CHITTY CHITTY BANG BANG by Richard M. Sherman and Robert B.Sherman, adapted by Jeremy Sams and Ray Roderick, directed by Roderick (Mirvish/Big League). At the Canon (244 Victoria). To January 4. $26-$99. 416-872-1212. See stage. Rating: NN
You have to be nostalgic about the 1968 film Chitty Chitty Bang Bang to warm to this stage adaptation. This American tour, part of the Mirvish season, is clearly aimed at family audiences during the holidays.
Getting kids interested in theatre is a great idea, but the draw here is limited, given this show's quality. Except when the flying car of the title is onstage, much of the production - its full title is Ian Fleming's CCBB, since Fleming wrote the book that inspired film and stage musical - feels like it's thumping along on three flat tires.
We're getting a version of a version here, for touring show director Ray Roderick has further tinkered with the Jeremy Sams stage adaptation. What's onstage at the Canon packs too much set-up in the first act and too much plot in the second.
The story centres on single-parent inventor Caractacus Potts (Steve Wilson) and his children (Jeremy Lipton and Camille Mancuso) and their involvement with Truly Scrumptious (Kelly McCormick), a plucky woman who rides a motorcycle and whose father runs a candy factory. Their lives are complicated, but not for too long, by the show's villains, the rulers of Vulgaria and their associates, who want to steal the car.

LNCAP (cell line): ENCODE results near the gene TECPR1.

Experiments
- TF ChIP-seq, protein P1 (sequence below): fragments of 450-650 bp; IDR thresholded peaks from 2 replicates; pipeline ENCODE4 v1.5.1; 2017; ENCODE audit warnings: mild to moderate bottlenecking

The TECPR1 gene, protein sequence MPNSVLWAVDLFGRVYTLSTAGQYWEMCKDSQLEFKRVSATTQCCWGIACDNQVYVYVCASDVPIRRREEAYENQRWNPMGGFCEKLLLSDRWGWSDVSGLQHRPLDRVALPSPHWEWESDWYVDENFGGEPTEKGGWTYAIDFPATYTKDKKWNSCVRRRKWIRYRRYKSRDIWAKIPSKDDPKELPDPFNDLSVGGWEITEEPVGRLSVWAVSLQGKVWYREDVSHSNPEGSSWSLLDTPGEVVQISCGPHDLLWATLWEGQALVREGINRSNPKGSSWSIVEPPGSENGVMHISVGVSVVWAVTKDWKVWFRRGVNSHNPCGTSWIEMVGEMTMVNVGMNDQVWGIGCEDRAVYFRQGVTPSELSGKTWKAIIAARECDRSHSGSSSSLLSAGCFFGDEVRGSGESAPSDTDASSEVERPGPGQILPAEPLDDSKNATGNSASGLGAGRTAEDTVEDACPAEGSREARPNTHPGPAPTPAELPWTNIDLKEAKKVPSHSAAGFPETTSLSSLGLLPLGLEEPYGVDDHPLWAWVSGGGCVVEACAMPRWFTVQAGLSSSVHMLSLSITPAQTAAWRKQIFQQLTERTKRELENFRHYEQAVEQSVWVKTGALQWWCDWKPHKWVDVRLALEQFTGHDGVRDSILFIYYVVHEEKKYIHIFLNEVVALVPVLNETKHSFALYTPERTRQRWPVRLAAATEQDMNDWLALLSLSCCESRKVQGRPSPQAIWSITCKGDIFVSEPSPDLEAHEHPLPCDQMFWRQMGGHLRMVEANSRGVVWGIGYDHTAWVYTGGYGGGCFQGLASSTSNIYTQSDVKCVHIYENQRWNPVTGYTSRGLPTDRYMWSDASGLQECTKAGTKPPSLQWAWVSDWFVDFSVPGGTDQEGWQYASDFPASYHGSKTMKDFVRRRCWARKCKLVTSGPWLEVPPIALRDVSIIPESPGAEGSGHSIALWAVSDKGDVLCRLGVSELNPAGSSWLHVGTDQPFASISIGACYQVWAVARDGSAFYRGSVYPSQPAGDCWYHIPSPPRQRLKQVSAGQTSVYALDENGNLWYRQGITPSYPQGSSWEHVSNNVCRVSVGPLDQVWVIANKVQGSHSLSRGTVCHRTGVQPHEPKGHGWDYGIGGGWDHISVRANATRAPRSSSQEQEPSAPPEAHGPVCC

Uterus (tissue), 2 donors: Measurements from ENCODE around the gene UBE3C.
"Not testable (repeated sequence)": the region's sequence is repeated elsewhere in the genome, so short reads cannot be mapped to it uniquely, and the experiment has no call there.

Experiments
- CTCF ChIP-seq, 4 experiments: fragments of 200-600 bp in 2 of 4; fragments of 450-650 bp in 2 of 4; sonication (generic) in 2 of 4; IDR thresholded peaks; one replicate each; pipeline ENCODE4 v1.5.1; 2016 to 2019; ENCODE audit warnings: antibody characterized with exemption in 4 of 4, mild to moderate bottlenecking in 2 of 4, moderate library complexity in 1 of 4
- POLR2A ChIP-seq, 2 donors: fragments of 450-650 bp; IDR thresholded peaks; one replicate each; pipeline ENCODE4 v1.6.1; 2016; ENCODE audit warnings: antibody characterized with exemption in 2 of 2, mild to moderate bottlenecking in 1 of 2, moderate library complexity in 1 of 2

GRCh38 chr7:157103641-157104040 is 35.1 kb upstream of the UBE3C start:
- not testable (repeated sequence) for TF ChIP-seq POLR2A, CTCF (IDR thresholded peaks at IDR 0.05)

If the production had some heart, it would work beyond the design element, but in most cases we're given broad, two-dimensional figures, presented without much involvement by the most of the actors; with this kind of rote performance, there's no one to care about.
Wilson gives Potts some energy, but McCormick's bland Truly deflates their scenes together. And while her material isn't much, Elizabeth Ward Land as the Baroness of Vulgaria knows how to time a comic line.
Best of all are Dirk Lumbard and Scott Cote as the blundering spies, music-hall figures whose bad jokes are part of their characters. Lumbard, who viewers might remember for his work in Crazy For You and in several Stratford musicals, gives a double entendre nod to some of the exchanges.
I wish that there were more menace in Oliver Wadsworth's Childcatcher, the eerie figure who appears in the second act. Despite a nightmarish, black costume, he's not much of a threat.
While there are some flashy sets in the first act - made up of giant gears, ratchets, wheels and some of Caractacus's inventions -- the real star of the show is the driving/floating/flying car. Each act ends with the car soaring through the stars, and the visuals are really magical. Too bad the rest of the show isn't as good.
The young audience laughed a few times at poop jokes and the dogs onstage, but responded best of all to the finale's clap-along reprise of the title song.
And if you parents have wistful memories of the film, you might want to add another N to the rating. Otherwise, the Cinderella panto or The Nutcracker will be better family entertainment.